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Former Mid-Am chief off to DFA's KC offices

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by Karen E. Culp

SBJ Staff

The dairymen are off to the big city.

Dairy Farmers of America, a merged dairy cooperative that includes the former Mid-America Dairymen, opened its new corporate headquarters in Kansas City July 1, said Dan Reuwee, director of co-op communications.

About 15 people relocated from the Springfield office, which was once home to Mid-Am's corporate headquarters. The top executives from the co-op, including President and Chief Executive Officer Gary Hanman, along with the accounting department, human resources, corporate communications and the legal department have all relocated to the new office, which is near the Kansas City airport, Reuwee said.

The Mid-America building, now owned by Dairy Farmers of America, is for sale because the company "doesn't need that much space now," Reuwee said. Existing operations in that building will be relocated to other DFA sites, some of which remain in Springfield. The company's research and product development center, which is next door to the former corporate headquarters, remains in Springfield, along with a plant on Tampa Street, the formulated dairy foods group and a food safety lab, Reuwee said.

The Springfield plant has had some layoffs, and a former Mid-Am plant in Lebanon will close by the end of July, Hanman said.

The Springfield plant, which produces shelf-stable products in cans and glass, including the Frappucino product it produces for a partnership including Pepsico and Starbucks, has about 100 people continuing to work in it after about 104 were laid off in June and July, said Sam McCroskey, who heads the plant's operations.

The layoffs are the result of decreased volume; demand for those products has decreased, McCroskey said.

Hanman cited several other plants that have been closed as a result of the merger. Two cheese plants that were part of Associated Milk Producers Inc. closed; one was in Mountain View, the other in Mansfield.

A Mid-Am plant in Clinton, a processed cheese plant, has also closed. Other cheese plants have also closed in Texas, Utah, California and Wisconsin, Hanman said.

Some plants are closing because of diminished availability of milk in the area, some because of fewer contracts from suppliers and some because there are other DFA plants in that area, Hanman said.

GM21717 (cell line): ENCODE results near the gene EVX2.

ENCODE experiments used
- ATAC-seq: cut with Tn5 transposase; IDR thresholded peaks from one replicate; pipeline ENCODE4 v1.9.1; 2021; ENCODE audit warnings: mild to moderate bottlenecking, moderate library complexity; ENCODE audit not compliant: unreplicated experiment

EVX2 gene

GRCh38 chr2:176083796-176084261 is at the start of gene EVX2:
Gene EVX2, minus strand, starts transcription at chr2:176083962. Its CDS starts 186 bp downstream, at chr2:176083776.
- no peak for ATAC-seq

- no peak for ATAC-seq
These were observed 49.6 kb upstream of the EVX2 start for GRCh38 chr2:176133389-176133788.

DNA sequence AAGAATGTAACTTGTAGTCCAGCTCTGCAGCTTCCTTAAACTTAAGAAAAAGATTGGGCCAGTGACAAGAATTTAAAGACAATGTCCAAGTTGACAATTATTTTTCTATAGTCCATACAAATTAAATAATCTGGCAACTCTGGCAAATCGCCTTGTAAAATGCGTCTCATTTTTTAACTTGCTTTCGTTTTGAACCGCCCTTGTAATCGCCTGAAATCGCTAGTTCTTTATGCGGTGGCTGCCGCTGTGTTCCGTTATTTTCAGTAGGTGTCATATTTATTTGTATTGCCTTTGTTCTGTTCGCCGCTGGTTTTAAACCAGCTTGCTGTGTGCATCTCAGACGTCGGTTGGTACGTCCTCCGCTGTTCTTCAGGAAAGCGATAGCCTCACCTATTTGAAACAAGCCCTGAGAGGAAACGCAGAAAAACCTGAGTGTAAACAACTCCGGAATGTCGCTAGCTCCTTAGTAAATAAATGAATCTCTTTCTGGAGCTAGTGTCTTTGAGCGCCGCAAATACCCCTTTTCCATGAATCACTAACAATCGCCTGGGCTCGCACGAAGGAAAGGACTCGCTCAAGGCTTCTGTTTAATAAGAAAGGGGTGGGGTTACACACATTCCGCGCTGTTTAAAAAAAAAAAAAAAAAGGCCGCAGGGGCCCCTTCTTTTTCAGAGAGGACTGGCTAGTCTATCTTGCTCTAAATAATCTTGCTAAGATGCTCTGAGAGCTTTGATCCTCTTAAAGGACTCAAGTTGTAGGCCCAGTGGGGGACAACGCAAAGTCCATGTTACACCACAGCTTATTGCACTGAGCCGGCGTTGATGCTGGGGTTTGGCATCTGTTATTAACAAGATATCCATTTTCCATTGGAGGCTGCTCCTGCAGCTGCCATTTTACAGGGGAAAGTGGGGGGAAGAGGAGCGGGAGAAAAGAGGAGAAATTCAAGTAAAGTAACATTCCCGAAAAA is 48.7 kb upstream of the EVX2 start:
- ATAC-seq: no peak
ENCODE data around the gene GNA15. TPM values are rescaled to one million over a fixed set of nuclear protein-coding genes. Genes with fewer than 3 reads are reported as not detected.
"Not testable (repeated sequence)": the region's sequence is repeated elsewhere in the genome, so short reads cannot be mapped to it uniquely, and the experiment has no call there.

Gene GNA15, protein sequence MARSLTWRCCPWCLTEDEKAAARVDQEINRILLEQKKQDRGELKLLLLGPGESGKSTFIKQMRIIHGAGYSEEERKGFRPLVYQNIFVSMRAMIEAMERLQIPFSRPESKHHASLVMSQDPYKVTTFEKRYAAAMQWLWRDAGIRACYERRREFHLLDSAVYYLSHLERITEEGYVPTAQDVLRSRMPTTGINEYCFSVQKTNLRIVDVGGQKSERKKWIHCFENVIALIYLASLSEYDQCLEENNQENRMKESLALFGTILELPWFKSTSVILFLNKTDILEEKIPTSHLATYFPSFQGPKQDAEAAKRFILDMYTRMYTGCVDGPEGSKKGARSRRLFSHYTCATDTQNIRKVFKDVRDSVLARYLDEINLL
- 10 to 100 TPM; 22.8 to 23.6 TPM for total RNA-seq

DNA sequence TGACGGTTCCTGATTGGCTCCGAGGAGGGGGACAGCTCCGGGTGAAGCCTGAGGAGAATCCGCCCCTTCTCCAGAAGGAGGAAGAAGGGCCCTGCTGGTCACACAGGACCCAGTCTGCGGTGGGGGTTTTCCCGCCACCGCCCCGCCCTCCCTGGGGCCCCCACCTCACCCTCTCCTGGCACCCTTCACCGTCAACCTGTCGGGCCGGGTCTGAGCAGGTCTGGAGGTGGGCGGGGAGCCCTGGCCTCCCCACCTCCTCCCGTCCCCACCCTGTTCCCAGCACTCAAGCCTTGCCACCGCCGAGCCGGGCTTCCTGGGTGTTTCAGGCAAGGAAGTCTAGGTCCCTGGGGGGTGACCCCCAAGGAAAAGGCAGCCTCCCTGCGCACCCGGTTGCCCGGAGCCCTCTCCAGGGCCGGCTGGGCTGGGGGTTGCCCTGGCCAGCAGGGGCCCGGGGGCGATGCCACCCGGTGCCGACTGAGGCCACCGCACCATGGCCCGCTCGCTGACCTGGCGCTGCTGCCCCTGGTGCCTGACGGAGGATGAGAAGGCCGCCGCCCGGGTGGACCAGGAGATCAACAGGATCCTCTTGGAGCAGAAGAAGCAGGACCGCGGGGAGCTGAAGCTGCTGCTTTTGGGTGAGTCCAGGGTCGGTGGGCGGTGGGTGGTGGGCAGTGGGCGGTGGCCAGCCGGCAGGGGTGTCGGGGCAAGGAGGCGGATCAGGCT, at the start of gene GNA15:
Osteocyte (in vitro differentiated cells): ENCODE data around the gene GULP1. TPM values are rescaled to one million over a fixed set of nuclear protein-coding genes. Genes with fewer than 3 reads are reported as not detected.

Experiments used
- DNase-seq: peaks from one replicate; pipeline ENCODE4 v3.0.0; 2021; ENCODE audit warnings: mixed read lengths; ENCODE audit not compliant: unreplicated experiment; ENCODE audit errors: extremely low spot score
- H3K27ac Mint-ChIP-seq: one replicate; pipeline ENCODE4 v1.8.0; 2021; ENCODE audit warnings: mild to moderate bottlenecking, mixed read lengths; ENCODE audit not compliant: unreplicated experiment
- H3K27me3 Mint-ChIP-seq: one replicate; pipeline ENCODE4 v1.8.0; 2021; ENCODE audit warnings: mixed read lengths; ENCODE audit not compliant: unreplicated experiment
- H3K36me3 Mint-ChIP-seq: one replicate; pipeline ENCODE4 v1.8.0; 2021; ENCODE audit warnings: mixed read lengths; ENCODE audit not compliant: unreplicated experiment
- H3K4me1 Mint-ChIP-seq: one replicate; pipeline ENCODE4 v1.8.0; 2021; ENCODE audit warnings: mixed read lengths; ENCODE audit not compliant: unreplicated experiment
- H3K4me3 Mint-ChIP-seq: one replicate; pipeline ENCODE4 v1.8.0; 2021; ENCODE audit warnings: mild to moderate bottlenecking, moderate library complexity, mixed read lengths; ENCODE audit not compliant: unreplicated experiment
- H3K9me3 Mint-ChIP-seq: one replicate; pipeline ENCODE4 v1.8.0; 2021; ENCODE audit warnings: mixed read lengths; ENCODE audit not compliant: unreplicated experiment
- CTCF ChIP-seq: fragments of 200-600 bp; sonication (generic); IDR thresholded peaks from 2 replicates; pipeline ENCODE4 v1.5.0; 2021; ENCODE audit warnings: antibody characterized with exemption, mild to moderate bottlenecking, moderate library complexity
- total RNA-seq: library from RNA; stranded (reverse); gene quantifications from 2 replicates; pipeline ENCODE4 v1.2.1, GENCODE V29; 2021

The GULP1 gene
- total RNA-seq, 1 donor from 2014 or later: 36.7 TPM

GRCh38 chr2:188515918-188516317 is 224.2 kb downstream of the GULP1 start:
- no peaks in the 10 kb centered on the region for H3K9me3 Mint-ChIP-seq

All four cooperatives have representation on the management team for DFA, Hanman said. About 400 jobs that have been removed from the new cooperative have been administrative jobs.

"Our objective was to streamline and to cut overhead, and that is what we're trying to do," Hanman said.

The leaner operation was to concentrate on garnering better milk prices for its members. Reuwee said that, as of Sept. 1, 1997, the four cooperatives had 5,848 employees. DFA now has 4,169 employees.

The merged cooperative's objective was to take $20 million out of its operation costs during the first year, but the new company has already reduced its costs by $81 million.

Further consolidation is also on its way. DFA's board agreed in a letter of intent at its July board meeting to merge California Cooperative Creamery into its ranks.

"Consolidation is not just something that's going on in our industry. You see it in the retail food industry with supermarkets merging and being bought out, too," Hanman said.

The merged cooperative has 20,000 members, 2,000 fewer than when the four cooperatives started negotiating, a result, Hanman said, of continuing consolidation of dairy farms.

"We're continuing to see more farmers leaving the business and smaller farms selling to larger farms," Hanman said.

The cooperative has members in 43 states and markets 25 percent of the nation's milk. It began business as DFA Jan. 1.

The four cooperatives that merged to form DFA were Mid-Am, Associated Milk Producers Inc., Milk Marketing Inc. and Western Dairymen Cooperative Inc.

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